Why Everyone Must Monitor A Stock Index Chart Part A
Using Stock Indexes As Market Barometers: How To Know Within Seconds Where Most Currency Pairs, Or Other Assets, Are Going. The First Step To Understanding What’s Moving Markets.
Part 3A Of Our Series On Inter-Market Analysis
What if you could get a good idea of how all forex pairs or other major markets are trending, in just a matter of seconds, by looking at just one chart?
You would be a much better trader or investor.
- If normal correlations between that chart and other assets were working, you’d have a much better feel for market direction, and over time you’d learn how different kinds of developments influence different markets.
- If you saw assets diverging from their normal correlation, suddenly moving in unexpected directions, then you’d quickly know to start investigating whether the change was meaningful or just random noise.
- You’d develop a better sense of what are the underlying forces driving that chart.
In fact you often can do this.
As we’ll explain below, you just need to find which major stock index most reliably represents overall market risk sentiment. The answer can and will vary depending on such factors as:
- Your usual trading session: Are you active, or at least making decisions and planning entries and exits, during the Asian, European, or US session, or during hours when two regions are open?
- Your anticipated holding period: As we’ll see, traders with very short holding periods will usually need different indexes than long term investors.
As discussed in our introduction to inter-market analysis, most asset classes are risk or safe haven assets, that is, they tend to trend up or down depending on whether markets are feeling optimistic or pessimistic. Thus they are to varying degrees influenced by overall prevailing risk sentiment, aka risk appetite or risk aversion.
Therefore in order to better predict and confirm the state of their positions and portfolios, every active trader or investor needs a way to monitor risk sentiment for the time frame in which they trade and their anticipated holding period.
This article will focus on why certain leading stock indexes make good “quick and dirty” risk sentiment barometers, and which ones to follow depending on your time frame and trading session. The focus is on forex markets and traders, but most of what’s written here will be relevant to those involved in other markets.
Currencies Not Ideal Risk Barometers
As we discussed in Part 2 of this series, the major currencies and currency pairs can be classified as risk or safe haven assets and are sensitive to risk sentiment.
Here’s that handy table that shows the how the major currencies rank on the risk spectrum.
Source: The Sensible Guide To Forex: Safer, Smarter Ways to Survive and Prosper from the Start, Cliff Wachtel, John Wiley & Sons, 2012
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See the above referenced articles for why understanding this table, and its ramifications, can be so useful for everything from market analysis to hedging your portfolio.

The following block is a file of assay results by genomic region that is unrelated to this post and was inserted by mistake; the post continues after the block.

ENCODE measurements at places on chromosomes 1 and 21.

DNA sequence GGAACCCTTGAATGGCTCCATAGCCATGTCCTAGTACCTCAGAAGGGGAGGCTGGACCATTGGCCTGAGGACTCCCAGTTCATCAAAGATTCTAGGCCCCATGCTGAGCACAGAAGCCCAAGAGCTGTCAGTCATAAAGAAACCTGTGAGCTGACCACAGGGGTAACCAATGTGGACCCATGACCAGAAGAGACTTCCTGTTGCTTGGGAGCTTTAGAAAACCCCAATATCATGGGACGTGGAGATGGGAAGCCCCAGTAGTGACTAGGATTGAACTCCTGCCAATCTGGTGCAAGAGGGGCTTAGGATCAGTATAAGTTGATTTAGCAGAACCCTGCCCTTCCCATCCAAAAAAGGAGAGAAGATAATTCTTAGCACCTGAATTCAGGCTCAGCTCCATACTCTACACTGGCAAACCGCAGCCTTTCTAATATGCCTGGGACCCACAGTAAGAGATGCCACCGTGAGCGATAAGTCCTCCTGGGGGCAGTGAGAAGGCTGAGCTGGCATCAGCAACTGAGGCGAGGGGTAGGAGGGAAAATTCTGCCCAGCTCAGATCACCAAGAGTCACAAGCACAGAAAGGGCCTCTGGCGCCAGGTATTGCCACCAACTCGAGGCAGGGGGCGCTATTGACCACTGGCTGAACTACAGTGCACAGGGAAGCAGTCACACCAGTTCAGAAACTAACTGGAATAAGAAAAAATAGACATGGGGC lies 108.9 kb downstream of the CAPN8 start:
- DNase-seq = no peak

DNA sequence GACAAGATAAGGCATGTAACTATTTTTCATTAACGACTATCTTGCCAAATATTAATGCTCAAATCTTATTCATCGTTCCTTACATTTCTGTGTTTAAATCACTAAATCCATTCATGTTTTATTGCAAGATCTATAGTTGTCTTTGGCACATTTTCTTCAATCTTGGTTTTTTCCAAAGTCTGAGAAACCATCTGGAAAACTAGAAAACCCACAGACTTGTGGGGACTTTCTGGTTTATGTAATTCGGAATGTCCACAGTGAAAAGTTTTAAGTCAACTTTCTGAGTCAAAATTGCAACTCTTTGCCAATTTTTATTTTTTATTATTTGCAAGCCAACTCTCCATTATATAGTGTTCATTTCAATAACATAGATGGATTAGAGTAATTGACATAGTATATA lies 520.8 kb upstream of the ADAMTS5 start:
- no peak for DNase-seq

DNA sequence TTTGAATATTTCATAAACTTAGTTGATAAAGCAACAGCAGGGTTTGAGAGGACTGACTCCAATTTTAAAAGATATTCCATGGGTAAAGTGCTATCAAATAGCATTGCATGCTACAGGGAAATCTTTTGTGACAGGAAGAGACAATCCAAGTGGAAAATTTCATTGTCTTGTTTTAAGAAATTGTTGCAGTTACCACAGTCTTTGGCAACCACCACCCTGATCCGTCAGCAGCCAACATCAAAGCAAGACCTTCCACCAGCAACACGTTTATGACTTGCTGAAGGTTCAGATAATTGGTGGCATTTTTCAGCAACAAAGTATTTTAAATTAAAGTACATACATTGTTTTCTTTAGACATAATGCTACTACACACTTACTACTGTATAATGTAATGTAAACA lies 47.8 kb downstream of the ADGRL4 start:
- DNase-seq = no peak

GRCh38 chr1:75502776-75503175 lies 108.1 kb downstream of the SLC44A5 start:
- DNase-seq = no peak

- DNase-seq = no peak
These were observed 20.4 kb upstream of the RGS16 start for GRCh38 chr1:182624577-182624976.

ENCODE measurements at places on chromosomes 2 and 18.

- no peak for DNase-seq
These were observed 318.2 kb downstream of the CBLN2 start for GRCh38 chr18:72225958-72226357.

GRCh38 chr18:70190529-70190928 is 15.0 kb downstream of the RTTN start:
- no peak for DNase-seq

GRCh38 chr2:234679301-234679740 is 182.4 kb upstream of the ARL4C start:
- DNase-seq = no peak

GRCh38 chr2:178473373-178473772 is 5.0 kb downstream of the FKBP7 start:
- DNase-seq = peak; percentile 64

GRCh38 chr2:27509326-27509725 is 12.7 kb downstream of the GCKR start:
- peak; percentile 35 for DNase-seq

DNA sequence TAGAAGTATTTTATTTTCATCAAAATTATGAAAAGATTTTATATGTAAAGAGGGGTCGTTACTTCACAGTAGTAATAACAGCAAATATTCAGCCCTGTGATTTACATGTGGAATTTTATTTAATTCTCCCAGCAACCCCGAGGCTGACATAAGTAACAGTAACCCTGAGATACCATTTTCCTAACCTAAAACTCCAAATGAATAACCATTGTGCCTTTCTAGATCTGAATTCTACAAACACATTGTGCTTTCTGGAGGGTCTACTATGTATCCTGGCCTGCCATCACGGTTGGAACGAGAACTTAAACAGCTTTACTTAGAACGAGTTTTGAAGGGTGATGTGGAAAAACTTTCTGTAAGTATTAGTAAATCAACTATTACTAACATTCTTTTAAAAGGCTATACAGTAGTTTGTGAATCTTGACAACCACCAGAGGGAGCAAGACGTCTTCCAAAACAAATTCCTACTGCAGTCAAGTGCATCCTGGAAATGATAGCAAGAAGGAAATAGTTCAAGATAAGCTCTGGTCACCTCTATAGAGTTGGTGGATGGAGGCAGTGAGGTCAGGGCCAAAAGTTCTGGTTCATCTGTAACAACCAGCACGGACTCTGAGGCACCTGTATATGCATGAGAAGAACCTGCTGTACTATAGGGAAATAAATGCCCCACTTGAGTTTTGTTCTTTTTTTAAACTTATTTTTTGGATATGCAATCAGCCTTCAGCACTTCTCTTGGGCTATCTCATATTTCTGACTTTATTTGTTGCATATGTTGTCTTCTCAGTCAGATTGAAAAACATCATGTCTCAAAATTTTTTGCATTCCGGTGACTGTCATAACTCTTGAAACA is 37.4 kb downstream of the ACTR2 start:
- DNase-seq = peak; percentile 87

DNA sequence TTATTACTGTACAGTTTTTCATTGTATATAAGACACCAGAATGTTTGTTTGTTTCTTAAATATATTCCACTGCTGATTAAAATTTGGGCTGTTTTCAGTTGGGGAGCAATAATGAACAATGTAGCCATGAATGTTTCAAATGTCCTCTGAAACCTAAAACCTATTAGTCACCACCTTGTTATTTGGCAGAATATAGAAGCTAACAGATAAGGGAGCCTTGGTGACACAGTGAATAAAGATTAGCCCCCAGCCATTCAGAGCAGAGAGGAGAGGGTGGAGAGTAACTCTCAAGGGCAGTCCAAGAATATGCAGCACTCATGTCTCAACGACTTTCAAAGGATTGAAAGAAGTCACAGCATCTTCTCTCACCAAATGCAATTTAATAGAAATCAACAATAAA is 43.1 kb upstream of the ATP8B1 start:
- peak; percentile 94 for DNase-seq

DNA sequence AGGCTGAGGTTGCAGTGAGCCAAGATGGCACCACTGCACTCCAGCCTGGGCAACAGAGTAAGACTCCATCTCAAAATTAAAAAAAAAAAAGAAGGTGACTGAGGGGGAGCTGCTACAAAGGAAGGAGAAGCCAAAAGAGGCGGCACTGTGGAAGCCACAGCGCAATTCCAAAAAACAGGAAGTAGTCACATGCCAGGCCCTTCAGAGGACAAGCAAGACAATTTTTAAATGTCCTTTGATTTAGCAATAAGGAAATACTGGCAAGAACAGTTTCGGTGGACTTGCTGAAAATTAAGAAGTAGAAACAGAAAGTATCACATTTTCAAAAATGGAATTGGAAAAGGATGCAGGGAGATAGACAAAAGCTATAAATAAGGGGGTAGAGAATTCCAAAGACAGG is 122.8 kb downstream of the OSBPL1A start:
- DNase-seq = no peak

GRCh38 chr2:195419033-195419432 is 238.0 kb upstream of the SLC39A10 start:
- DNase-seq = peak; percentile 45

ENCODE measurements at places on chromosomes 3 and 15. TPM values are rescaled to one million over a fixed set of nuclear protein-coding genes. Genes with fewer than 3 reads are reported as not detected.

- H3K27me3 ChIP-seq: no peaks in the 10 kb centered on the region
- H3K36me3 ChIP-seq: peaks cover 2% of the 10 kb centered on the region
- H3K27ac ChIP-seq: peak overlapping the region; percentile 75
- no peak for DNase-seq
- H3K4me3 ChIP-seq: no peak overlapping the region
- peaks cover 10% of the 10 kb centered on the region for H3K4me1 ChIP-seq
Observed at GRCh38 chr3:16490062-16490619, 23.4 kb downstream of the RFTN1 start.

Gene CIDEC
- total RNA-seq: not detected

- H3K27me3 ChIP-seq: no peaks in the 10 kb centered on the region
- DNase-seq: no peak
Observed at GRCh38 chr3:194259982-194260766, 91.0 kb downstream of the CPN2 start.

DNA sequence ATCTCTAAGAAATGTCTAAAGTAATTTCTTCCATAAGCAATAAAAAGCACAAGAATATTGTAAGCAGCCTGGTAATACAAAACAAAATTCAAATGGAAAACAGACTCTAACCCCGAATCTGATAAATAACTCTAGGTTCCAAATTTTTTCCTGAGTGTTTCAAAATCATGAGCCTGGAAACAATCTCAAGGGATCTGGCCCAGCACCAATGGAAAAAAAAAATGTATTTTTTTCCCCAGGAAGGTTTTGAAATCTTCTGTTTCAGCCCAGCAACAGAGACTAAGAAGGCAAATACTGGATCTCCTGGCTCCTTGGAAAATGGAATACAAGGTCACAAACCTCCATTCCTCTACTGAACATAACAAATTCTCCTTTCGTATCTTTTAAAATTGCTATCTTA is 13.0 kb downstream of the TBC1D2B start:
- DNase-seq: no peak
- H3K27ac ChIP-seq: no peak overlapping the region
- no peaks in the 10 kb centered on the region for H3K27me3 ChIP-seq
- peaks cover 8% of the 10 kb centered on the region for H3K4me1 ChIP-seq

However, while currencies and currency pairs may be risk sensitive, they are not ideal overall market risk barometers compared to stock indexes.
- Too many charts to track: Seven major pairs in addition to any other pair relevant to your trading style, easy to confuse risk and safety trends when under pressure.
- Each pair subject to currency specific news
Allow me to elaborate.
Harder To Monitor Many Charts At Once
Big stock indexes are comprised of multinational and so are diversified into most sectors and regions. Currency pairs are more influenced by their specific underlying economies. So depending on your situation, you may need to monitor a wide range of currency pairs. Currency ETFs or indexes can be flawed measures of risk and the currency because of the way they’re constructed. The need to monitor multiple charts exacerbates the following complications. For example:
- Need To Filter Out Local Developments For Each Currency Pair You’re Watching: For example, it’s hard to monitor 8 different major pair charts and filter out effects of local developments on some of them at the same time.
Currency specific news can override the effects of risk sentiment. For example even when markets are feeling good and risk assets are rallying, the AUD or NZD may fall if there is bad news out about their economies or about the economies of their major trade partner, China.
- Easier To Confuse Which Pairs Move With Or Opposite Risk Appetite: Moreover, currency pairs move up or down with the currency on the left, called the base currency (think: price movements are ‘based’ on the currency on the left).
For example, if the EURUSD is moving higher that means the EUR is appreciating versus the USD, because EUR (on the left) is the more of a risk asset, the USD is more of a safety asset. Thus a rising EURUSD suggests rising risk appetite (optimism). However in other pairs the base currency is the more safe-haven of the two and so the pair moves in the opposite direction of risk appetite. For example the USD is lower on the risk spectrum than the CAD, so if the USDCAD is rising that suggests risk aversion.
If you’re under pressure it’s easy to get confused about what a given pair’s trend is telling you, especially if you’re looking at many charts at once.
Major Stock Indexes A Simpler, More Comprehensive Risk Barometer
You can get a good fix on prevailing market sentiment while avoiding the above issues by just monitoring one, maybe 2 (if you’re active when different continental market hours overlap) stock indexes.